Kelly Whalen

Cars, Trains, Bikes, and Feet: How to Get Around for Less

From our money & finance contributor, Kelly Whalen.

Transportation costs are often the second largest expense after our homes. For cars, the cost of ownership goes beyond the sticker price and includes everything from oil changes to replacing tires and wiper blades regularly. Train and bus passes may save you big bucks, but they can also add up to lots of time (especially if you encounter delays). Walking is by far the cheapest way to get around, but it also takes the most time and may not make sense more suburban and rural areas.

In the end it doesn’t matter much how you travel- by train, by car, or by your own two feet -they all cost time and money. So, let’s dig into how to get around for less.

How to Get Around for Less

Location, location, location:

They say it’s true for real estate, but it’s also true when it comes to public transportation. If you live in an area that’s far away from work, school, and activities you will spend more time behind the wheel. If you live somewhere that has decent public transportation you may be able to rely on it for commuting. In suburban areas you may be able to do a combo of using both trains and buses and relying on your car for things like errands. While we can’t always pack up and move it’s worth a second look at what your community offers in terms of transportation.

What to look for: Look for bike routes, walking paths, bus stations, trains, and car sharing options in your local area. Try using Google Maps to create your route and look at what public transportation options are available. While biking and walking directions should be examined closely in street view (as they are in beta in many areas) you may be pleasantly surprised to find new ways to travel.

Do the math: If moving is an option look at what you could save on transportation costs. If it’s not an option consider what you’d save by using public transportation, carpooling, walking, or biking 3 days a week. Challenge yourself to see what you can save. Consider monthly passes for public transportation as well. Many locations offer monthly passes at a steep discount if you’re a regular commuter.

Consider Going Carless

For many families, but especially those in the suburbs or country, a two car way of life is the only way that their family can meet all their obligations. Mom and Dad may work in different directions while the kids need to go to after school programs. Even if one parent stays at home it may be inconvenient to spend an hour or more dropping off and picking up their spouse to work with kids in tow.

What to consider: Look at the family obligations as a whole and see if you could juggle having one car. Consider parking one for a few days or a week as a trial. You could always keep it around if it’s not costing much in insurance money for times when it is needed. This will work especially well for families with an at-home parent who either stays at home or works from home. The office worker in the family can drive in most days, look at public transportation options for a few days a week, or even consider carpooling with a local co-worker.

My one car experience: We were a one car family for several months after my husband’s car needed repairs that cost more than the car was worth. We sold the car, paid down some debt, and worked out our schedules to make one car work. It wasn’t easy but it allowed us some time to save up for our next car purchase, and definitely challenged us to be more thoughtful about our driving. You can read more about it here.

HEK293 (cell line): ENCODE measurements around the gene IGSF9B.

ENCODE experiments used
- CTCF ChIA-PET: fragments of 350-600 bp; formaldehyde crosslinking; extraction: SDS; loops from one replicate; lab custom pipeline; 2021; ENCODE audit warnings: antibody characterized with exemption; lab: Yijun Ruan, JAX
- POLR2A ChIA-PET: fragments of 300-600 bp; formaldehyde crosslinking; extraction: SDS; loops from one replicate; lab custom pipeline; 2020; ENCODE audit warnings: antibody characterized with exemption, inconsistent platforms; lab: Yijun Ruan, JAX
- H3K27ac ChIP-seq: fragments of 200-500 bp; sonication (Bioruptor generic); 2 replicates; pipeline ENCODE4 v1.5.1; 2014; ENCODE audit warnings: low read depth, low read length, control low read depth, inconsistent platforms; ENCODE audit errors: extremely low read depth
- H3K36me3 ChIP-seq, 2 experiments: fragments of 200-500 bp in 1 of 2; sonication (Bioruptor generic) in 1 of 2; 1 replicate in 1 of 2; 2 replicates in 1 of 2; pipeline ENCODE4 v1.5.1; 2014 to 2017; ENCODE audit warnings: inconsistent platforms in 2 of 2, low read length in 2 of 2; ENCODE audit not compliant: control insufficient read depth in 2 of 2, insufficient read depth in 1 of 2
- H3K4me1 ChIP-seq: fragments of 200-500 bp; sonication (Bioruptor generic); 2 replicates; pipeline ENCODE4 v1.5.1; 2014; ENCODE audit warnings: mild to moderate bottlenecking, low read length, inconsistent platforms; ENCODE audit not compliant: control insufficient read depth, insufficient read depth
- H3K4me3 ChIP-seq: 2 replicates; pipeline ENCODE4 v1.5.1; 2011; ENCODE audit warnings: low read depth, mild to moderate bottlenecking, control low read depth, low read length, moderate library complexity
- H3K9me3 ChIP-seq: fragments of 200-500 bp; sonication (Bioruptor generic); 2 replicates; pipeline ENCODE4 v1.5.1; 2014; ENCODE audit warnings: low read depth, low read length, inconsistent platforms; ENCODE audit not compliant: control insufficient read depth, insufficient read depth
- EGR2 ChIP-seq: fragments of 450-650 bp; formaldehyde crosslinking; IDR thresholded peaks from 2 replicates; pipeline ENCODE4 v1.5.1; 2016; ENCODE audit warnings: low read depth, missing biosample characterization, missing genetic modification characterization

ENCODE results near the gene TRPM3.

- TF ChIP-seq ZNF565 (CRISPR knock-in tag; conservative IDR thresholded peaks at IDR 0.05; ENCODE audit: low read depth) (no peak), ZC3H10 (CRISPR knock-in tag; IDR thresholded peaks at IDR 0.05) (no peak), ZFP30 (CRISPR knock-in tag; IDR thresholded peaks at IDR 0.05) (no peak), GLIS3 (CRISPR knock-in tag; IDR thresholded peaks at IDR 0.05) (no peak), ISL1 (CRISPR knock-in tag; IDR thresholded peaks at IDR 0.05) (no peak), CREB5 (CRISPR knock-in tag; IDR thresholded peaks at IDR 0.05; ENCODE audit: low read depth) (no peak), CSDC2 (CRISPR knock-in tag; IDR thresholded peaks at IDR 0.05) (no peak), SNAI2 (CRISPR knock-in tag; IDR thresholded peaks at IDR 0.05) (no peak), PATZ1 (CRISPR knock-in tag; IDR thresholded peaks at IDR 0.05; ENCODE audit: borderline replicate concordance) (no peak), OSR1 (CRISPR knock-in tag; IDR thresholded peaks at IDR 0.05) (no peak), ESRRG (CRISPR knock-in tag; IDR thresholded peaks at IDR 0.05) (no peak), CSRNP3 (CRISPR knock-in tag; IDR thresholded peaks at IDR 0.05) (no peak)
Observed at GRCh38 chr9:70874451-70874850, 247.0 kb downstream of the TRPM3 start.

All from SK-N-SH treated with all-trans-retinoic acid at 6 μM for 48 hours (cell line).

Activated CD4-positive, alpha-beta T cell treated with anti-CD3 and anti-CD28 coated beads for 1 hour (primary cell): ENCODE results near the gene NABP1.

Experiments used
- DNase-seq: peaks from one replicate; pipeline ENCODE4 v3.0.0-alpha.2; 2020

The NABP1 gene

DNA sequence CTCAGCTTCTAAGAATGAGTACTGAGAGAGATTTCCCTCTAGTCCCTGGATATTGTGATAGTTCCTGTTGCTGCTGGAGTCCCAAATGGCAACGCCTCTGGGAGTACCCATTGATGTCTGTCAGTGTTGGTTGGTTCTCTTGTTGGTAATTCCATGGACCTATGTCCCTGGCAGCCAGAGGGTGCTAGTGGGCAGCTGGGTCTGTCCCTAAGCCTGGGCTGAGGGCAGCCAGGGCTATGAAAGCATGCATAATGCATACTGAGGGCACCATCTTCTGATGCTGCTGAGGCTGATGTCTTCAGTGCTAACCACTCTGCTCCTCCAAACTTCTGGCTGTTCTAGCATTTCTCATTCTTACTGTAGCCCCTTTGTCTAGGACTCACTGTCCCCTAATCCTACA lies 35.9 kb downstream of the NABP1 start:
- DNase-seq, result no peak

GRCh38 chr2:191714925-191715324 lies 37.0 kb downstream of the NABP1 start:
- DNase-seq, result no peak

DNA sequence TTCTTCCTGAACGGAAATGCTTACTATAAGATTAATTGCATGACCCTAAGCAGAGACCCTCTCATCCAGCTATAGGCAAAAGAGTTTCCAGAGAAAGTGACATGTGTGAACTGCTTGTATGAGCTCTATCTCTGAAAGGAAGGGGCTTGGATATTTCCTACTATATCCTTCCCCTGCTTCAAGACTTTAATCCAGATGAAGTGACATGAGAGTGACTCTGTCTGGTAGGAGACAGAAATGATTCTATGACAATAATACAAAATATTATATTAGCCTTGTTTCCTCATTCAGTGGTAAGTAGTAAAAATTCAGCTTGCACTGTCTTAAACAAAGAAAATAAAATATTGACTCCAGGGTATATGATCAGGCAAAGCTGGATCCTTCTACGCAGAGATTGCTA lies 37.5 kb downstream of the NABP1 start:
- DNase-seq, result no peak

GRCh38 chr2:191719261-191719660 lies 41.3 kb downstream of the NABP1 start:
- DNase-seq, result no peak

Do the math: A car payment + maintenance + gas can add up to $100s each month. If you have a car that’s paid in full you’re still looking at thousands of dollars in maintenance cost. If you could commit to going car-free or cutting back to one car for a year you could easily save upwards of $3,000-$5,000.

Save on Buying your Next Car:

Buying a car can be an intimidating prospect. Considering that most of us only do it a few times in our lives it’s not something that’s easy to ‘practice.’ The buying process can trick you into thinking you’re saving big money, but the truth is most often the dealer will always do well since it’s a process they go through regularly. But there is good news. The internet makes it easier to find out what people are actually paying for cars (both new and used) and you can use it to your advantage to source the exact car you want at a price you want to pay.

Do the math: While it’s fun to consider snazzy features and brand names that include jaw-dropping sticker prices you should really look at function over form. You want a car that has a low cost of ownership, has the features you need (and okay maybe a few you want), and holds its’ value well.

When it’s time to buy you should put everything you can reasonably afford into the purchase so you have low or no car payments. While the old adage is that used is always better and a new car loses 20-40% of its value the second you drive it off the lot that’s not always the case. For cars that hold their value well you may even find that a newly used car (like 1-2 model years old) will be just as expensive as a brand new car.

Whether you get around on foot, by bike, train, bus or car, you’re sure to have ideas on additional ways to save. Share in the comments.

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Published July 15, 2014 by:

Kelly Whalen

Kelly Whalen is the author of The Centsible Life, a website she started her blog 5 years ago to help her family dig their way out of debt. The site has become a resource for readers, and Kelly has become a well-known mom blogger and a respected voice in the personal finance realm.

When she’s not packing lunches or helping with homework for her 4 kids she’s busy talking money and motherhood on Twitter and Facebook.

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